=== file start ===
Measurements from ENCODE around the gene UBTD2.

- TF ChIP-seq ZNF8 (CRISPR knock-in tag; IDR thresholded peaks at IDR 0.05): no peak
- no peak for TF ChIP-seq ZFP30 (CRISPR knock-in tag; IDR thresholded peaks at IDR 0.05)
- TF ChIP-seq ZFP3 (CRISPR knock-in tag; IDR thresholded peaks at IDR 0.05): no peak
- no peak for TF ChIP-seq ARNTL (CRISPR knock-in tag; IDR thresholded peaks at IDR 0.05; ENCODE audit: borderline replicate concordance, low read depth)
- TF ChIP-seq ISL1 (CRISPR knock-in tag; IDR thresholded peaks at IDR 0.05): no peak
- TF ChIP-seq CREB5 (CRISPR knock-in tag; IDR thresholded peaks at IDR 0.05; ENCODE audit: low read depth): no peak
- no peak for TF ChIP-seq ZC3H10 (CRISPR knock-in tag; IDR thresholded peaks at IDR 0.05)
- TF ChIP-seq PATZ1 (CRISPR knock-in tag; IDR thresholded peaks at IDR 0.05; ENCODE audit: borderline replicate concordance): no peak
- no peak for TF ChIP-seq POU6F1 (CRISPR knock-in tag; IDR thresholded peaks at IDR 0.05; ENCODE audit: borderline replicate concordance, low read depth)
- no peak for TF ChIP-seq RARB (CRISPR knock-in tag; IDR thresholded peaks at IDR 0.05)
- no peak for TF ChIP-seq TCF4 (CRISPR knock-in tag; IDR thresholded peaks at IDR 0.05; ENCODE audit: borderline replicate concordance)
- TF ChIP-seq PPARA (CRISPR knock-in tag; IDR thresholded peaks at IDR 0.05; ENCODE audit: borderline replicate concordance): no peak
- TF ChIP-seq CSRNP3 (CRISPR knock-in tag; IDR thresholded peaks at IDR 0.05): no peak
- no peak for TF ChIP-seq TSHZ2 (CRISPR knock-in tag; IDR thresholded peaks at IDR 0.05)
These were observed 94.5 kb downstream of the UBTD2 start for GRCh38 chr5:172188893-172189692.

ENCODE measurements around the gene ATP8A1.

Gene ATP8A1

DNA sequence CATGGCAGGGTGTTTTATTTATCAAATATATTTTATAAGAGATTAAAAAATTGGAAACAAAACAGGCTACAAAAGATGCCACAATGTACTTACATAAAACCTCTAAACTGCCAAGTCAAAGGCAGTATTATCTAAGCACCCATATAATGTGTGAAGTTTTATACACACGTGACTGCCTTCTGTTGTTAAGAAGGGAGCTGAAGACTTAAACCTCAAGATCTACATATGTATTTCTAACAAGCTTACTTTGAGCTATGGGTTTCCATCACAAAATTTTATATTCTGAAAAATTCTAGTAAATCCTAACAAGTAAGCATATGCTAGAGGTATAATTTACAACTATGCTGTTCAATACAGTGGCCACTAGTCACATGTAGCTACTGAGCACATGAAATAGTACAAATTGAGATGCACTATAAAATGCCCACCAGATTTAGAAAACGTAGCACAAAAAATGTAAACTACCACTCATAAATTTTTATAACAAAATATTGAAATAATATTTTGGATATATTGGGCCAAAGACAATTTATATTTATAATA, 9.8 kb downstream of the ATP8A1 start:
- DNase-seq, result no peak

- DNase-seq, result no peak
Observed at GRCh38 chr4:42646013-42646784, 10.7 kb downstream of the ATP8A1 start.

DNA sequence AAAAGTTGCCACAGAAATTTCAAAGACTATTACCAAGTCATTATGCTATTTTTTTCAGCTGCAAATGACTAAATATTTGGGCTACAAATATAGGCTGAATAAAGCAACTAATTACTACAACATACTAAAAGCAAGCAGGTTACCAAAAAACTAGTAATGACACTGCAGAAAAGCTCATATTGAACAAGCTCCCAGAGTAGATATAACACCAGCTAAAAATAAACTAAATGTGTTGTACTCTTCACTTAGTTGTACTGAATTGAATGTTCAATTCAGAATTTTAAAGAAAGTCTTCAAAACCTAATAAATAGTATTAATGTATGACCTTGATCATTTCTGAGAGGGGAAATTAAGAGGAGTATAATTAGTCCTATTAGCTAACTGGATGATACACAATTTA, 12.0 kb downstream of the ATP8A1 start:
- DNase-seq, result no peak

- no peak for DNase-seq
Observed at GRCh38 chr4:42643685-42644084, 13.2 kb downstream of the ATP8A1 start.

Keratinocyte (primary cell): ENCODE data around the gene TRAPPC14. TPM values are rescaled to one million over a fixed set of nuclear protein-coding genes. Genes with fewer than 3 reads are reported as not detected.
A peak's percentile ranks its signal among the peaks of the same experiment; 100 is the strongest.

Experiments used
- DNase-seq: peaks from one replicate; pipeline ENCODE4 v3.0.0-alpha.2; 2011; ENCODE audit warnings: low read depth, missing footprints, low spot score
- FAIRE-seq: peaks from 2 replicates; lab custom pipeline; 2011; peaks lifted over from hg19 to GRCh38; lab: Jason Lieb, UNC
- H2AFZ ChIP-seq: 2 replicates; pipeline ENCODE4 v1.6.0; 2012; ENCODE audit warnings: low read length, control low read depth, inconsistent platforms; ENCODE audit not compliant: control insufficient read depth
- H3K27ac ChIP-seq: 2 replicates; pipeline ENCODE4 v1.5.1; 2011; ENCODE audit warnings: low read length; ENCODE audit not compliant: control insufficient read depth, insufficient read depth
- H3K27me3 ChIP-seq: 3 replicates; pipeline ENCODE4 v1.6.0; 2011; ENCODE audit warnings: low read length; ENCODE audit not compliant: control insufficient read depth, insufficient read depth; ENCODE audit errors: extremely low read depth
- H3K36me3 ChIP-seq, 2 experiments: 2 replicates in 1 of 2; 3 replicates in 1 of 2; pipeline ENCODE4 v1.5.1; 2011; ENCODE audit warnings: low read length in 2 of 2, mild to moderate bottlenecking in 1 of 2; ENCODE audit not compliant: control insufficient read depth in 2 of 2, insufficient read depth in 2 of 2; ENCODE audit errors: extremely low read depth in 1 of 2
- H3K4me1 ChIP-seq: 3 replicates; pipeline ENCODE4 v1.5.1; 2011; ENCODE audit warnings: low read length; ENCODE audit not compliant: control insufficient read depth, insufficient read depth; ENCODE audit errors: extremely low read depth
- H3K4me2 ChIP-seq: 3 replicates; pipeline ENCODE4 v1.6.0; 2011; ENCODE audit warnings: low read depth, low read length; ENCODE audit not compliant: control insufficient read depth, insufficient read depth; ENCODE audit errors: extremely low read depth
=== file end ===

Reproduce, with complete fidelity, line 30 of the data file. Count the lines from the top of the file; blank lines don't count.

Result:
- DNase-seq: peaks from one replicate; pipeline ENCODE4 v3.0.0-alpha.2; 2011; ENCODE audit warnings: low read depth, missing footprints, low spot score